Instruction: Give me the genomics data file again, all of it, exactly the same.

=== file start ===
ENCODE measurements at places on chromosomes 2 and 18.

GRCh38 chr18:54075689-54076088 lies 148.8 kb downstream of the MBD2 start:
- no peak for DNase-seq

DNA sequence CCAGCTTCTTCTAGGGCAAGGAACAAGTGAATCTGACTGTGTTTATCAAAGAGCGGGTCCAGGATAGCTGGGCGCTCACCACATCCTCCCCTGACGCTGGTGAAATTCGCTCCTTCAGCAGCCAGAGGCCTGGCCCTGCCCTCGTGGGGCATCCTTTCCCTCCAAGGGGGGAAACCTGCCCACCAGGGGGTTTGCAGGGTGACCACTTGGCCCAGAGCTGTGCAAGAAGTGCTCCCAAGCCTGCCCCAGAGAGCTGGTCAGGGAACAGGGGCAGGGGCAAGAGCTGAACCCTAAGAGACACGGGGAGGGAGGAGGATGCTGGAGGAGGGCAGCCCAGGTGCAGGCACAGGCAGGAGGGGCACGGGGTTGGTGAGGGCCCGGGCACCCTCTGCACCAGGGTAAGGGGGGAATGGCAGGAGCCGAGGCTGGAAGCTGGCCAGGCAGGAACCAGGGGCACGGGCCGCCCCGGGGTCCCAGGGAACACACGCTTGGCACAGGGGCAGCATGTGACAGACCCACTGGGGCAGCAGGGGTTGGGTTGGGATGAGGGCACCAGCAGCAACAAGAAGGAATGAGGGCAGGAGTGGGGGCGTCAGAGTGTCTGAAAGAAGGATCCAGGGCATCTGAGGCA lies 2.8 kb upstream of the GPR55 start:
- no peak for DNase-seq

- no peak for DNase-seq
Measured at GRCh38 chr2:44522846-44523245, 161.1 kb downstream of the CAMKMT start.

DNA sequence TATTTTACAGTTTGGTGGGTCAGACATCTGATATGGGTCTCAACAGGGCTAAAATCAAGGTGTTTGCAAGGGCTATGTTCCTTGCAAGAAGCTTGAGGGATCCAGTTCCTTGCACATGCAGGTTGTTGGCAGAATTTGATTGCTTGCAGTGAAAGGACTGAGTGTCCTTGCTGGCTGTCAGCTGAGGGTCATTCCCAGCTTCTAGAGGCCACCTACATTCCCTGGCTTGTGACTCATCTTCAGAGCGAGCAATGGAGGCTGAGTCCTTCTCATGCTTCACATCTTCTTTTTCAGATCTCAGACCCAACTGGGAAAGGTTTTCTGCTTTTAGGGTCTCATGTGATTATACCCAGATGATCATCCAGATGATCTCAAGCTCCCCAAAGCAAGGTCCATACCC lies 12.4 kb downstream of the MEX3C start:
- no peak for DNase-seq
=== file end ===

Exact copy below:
ENCODE measurements at places on chromosomes 2 and 18.

GRCh38 chr18:54075689-54076088 lies 148.8 kb downstream of the MBD2 start:
- no peak for DNase-seq

DNA sequence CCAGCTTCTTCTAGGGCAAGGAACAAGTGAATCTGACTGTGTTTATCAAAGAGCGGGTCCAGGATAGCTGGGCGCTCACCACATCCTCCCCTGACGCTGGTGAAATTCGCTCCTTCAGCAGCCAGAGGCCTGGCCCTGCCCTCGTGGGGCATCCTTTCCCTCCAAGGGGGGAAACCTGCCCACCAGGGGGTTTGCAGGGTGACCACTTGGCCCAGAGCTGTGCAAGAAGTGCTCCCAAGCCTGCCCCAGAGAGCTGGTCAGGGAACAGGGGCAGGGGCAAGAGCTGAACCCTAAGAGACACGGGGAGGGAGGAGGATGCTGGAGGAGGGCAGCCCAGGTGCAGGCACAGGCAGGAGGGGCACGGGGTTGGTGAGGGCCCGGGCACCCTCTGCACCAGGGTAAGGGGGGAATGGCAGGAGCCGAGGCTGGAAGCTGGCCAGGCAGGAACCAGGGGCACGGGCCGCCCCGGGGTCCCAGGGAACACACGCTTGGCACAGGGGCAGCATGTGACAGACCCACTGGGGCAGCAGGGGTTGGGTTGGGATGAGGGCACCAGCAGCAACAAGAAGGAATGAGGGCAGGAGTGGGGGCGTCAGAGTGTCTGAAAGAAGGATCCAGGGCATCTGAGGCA lies 2.8 kb upstream of the GPR55 start:
- no peak for DNase-seq

- no peak for DNase-seq
Measured at GRCh38 chr2:44522846-44523245, 161.1 kb downstream of the CAMKMT start.

DNA sequence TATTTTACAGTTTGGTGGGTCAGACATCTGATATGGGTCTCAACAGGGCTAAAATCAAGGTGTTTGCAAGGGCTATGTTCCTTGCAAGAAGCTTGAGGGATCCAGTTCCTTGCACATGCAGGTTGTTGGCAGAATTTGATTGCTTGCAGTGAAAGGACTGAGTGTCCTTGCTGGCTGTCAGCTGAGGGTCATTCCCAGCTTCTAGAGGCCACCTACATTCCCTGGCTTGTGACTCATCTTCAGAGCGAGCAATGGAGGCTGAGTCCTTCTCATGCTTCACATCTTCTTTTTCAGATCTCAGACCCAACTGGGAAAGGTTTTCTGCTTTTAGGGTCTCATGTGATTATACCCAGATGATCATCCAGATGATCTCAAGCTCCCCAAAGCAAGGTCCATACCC lies 12.4 kb downstream of the MEX3C start:
- no peak for DNase-seq